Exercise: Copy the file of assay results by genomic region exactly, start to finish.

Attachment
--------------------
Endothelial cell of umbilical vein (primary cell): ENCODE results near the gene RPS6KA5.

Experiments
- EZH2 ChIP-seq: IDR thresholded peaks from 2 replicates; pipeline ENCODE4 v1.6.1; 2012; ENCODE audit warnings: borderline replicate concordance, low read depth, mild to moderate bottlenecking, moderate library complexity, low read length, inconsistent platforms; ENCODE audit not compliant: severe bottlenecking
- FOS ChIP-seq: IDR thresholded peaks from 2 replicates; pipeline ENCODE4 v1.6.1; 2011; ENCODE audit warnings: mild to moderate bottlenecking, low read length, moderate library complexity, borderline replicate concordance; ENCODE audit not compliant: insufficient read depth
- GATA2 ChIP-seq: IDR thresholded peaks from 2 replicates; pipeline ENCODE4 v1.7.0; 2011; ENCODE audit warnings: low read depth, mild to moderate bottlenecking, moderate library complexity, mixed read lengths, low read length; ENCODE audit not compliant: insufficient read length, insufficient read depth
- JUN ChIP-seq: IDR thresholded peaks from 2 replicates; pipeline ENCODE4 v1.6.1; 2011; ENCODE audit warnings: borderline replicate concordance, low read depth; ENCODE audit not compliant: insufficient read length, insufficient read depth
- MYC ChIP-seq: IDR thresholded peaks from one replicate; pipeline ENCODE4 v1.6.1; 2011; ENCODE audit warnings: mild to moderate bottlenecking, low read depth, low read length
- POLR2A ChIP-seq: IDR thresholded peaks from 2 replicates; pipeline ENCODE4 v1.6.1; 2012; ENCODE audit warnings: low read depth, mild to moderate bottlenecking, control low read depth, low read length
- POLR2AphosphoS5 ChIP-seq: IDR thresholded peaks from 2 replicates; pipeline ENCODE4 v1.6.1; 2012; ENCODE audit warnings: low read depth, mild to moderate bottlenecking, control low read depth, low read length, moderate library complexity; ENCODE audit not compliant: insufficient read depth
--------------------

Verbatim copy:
Endothelial cell of umbilical vein (primary cell): ENCODE results near the gene RPS6KA5.

Experiments
- EZH2 ChIP-seq: IDR thresholded peaks from 2 replicates; pipeline ENCODE4 v1.6.1; 2012; ENCODE audit warnings: borderline replicate concordance, low read depth, mild to moderate bottlenecking, moderate library complexity, low read length, inconsistent platforms; ENCODE audit not compliant: severe bottlenecking
- FOS ChIP-seq: IDR thresholded peaks from 2 replicates; pipeline ENCODE4 v1.6.1; 2011; ENCODE audit warnings: mild to moderate bottlenecking, low read length, moderate library complexity, borderline replicate concordance; ENCODE audit not compliant: insufficient read depth
- GATA2 ChIP-seq: IDR thresholded peaks from 2 replicates; pipeline ENCODE4 v1.7.0; 2011; ENCODE audit warnings: low read depth, mild to moderate bottlenecking, moderate library complexity, mixed read lengths, low read length; ENCODE audit not compliant: insufficient read length, insufficient read depth
- JUN ChIP-seq: IDR thresholded peaks from 2 replicates; pipeline ENCODE4 v1.6.1; 2011; ENCODE audit warnings: borderline replicate concordance, low read depth; ENCODE audit not compliant: insufficient read length, insufficient read depth
- MYC ChIP-seq: IDR thresholded peaks from one replicate; pipeline ENCODE4 v1.6.1; 2011; ENCODE audit warnings: mild to moderate bottlenecking, low read depth, low read length
- POLR2A ChIP-seq: IDR thresholded peaks from 2 replicates; pipeline ENCODE4 v1.6.1; 2012; ENCODE audit warnings: low read depth, mild to moderate bottlenecking, control low read depth, low read length
- POLR2AphosphoS5 ChIP-seq: IDR thresholded peaks from 2 replicates; pipeline ENCODE4 v1.6.1; 2012; ENCODE audit warnings: low read depth, mild to moderate bottlenecking, control low read depth, low read length, moderate library complexity; ENCODE audit not compliant: insufficient read depth